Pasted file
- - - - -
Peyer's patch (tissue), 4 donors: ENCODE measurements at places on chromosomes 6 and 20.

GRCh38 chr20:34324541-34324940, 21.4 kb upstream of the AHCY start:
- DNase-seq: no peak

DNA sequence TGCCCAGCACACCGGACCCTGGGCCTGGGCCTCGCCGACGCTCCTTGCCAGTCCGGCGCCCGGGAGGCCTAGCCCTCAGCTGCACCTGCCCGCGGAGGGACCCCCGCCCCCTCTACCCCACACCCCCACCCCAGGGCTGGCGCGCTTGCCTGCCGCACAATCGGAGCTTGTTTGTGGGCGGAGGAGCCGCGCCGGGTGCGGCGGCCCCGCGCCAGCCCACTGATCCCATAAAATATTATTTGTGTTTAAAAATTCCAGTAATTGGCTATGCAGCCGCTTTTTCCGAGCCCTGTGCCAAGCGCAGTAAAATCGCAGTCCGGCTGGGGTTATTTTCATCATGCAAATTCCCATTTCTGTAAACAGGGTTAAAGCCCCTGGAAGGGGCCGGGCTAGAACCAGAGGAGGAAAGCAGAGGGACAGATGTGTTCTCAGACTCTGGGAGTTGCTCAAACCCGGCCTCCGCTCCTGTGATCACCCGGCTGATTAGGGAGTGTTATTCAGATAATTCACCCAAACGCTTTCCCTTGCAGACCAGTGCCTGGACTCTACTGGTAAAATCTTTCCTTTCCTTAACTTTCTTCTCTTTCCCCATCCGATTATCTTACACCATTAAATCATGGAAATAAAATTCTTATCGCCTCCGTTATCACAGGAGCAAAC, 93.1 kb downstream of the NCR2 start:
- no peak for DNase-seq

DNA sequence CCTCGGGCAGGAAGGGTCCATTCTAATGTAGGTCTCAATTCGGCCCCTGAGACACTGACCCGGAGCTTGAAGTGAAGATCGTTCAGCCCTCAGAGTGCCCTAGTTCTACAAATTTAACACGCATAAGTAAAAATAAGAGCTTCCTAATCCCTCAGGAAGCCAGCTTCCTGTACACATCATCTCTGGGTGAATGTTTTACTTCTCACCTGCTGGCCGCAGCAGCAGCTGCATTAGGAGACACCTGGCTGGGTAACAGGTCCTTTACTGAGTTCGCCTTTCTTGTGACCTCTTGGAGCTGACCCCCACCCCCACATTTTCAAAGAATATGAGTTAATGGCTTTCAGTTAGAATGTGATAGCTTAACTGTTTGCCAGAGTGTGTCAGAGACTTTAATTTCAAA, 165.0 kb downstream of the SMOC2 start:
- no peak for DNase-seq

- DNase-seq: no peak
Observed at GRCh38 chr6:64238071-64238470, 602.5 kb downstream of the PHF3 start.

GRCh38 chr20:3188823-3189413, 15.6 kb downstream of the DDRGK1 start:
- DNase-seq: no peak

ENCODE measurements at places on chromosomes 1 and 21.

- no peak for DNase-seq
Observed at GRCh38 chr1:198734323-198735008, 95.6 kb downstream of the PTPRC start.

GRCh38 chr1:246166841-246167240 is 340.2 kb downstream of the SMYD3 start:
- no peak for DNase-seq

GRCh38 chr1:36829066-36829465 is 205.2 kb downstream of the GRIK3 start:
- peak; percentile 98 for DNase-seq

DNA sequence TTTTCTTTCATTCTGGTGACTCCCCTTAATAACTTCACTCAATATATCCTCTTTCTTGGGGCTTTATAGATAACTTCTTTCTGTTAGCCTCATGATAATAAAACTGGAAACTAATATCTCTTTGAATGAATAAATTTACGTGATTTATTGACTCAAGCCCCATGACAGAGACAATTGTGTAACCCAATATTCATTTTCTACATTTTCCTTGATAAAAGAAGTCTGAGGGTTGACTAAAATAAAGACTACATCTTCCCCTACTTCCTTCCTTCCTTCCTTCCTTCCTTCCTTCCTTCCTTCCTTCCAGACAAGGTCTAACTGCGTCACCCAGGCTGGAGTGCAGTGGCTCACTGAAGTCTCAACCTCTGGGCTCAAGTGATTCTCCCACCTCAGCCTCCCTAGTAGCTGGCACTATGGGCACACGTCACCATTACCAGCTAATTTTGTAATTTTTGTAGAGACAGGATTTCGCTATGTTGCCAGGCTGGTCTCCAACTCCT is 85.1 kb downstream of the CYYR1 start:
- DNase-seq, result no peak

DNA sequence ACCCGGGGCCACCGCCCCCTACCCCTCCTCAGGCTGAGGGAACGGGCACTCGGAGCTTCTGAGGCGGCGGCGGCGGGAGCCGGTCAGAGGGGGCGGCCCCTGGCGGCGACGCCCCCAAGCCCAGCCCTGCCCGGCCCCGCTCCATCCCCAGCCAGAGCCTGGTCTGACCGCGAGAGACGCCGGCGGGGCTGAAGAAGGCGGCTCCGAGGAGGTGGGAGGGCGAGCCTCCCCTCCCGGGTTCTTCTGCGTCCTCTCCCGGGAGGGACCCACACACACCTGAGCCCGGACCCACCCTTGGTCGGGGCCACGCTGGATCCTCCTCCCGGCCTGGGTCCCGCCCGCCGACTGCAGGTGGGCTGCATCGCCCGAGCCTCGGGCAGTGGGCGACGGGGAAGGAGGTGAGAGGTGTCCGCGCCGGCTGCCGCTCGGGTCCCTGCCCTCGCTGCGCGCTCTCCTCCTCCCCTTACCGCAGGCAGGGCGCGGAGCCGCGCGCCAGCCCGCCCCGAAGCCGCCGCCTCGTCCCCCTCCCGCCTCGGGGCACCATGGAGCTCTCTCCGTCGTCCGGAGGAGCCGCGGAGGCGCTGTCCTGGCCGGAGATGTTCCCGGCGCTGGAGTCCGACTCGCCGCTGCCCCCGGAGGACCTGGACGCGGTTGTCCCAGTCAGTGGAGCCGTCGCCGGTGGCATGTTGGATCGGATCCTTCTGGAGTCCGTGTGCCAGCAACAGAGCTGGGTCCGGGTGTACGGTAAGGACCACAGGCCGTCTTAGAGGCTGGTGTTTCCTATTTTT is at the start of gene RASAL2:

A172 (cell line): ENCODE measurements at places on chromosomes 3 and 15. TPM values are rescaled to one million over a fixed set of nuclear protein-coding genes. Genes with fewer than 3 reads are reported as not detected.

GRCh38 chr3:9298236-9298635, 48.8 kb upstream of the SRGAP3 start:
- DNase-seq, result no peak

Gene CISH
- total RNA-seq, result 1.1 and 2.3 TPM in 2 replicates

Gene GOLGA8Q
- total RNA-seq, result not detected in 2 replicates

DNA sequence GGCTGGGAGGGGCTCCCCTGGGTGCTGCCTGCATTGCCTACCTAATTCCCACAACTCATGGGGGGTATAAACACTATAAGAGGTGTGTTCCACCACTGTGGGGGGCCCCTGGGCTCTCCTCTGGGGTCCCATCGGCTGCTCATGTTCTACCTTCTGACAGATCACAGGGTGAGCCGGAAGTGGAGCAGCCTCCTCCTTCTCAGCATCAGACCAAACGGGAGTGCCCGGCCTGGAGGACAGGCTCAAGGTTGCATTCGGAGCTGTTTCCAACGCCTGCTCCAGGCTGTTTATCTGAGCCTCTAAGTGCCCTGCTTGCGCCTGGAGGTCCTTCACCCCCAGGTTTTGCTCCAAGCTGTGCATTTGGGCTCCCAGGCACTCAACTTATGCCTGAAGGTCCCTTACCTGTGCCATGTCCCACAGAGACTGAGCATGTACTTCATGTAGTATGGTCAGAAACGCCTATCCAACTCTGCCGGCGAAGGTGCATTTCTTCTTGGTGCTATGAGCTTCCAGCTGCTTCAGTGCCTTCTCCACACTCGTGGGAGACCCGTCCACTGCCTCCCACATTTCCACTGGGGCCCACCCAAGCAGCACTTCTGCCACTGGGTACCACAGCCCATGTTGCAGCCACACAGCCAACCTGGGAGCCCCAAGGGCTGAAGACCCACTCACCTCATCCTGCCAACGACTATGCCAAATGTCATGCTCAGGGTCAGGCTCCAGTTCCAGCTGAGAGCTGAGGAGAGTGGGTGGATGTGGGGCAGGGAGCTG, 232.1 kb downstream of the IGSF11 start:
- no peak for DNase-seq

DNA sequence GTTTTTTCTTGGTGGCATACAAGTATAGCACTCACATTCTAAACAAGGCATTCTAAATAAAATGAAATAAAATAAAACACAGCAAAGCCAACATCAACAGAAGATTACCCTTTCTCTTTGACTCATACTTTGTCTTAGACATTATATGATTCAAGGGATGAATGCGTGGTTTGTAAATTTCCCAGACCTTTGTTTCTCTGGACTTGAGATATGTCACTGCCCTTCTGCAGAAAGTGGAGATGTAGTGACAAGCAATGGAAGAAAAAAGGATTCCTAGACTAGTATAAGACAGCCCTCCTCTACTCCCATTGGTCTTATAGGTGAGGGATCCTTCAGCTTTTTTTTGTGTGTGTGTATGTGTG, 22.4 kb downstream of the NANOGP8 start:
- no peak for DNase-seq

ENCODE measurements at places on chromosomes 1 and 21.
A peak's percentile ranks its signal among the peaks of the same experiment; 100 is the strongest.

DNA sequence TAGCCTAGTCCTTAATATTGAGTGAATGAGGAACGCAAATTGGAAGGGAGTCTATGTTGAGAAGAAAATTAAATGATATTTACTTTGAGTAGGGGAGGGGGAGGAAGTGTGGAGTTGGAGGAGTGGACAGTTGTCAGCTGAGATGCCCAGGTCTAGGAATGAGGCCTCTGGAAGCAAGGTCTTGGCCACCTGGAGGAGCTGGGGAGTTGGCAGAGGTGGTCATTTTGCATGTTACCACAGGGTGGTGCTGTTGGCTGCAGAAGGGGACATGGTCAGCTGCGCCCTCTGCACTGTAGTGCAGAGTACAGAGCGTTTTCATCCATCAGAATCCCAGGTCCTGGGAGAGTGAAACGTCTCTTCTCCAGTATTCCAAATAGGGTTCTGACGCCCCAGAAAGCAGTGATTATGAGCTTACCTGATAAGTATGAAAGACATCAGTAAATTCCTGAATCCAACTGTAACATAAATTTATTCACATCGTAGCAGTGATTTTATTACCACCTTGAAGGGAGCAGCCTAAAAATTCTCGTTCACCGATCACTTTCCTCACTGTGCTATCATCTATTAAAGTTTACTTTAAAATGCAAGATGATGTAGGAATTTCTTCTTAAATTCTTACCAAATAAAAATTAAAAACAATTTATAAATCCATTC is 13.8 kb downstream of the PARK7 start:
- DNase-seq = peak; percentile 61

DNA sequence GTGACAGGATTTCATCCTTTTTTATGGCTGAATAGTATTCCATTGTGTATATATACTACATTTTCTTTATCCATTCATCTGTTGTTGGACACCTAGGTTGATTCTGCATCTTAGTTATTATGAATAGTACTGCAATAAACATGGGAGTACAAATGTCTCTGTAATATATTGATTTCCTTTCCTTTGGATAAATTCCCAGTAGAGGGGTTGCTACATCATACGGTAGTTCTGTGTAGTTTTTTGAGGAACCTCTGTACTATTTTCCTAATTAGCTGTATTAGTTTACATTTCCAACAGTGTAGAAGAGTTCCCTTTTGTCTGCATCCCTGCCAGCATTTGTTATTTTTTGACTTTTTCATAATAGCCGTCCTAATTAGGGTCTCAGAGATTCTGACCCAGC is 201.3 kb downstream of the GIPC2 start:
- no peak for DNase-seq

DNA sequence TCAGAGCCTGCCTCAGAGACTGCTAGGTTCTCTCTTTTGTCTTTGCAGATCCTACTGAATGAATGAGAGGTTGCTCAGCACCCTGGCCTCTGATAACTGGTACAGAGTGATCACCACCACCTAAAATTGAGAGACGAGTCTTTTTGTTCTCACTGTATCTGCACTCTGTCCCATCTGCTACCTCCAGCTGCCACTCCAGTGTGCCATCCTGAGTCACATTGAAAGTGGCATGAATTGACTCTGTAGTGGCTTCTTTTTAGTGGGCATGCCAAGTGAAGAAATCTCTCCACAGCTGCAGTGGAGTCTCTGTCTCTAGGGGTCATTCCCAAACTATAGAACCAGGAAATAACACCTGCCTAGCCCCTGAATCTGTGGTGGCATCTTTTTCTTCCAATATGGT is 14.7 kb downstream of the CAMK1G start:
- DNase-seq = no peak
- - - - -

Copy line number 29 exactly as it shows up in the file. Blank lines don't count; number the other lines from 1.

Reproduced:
DNA sequence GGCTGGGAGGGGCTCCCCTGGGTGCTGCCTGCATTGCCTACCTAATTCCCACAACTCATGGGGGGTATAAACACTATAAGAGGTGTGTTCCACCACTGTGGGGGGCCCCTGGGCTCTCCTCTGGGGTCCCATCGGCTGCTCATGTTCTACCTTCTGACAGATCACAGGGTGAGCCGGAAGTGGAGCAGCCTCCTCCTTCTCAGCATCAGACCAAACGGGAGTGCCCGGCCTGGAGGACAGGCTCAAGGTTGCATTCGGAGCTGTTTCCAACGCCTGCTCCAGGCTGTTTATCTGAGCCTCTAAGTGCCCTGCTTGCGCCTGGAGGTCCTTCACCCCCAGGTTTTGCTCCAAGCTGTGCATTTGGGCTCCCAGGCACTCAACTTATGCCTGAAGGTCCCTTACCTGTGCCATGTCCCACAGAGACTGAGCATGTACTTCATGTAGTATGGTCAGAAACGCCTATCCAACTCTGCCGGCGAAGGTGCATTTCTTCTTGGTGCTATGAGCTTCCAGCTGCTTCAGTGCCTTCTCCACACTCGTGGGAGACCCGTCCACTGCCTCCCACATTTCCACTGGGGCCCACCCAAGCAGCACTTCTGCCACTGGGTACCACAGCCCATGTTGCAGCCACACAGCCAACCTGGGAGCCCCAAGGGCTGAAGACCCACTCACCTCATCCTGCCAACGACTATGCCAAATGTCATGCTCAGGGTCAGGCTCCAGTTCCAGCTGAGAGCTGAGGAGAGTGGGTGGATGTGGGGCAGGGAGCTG, 232.1 kb downstream of the IGSF11 start: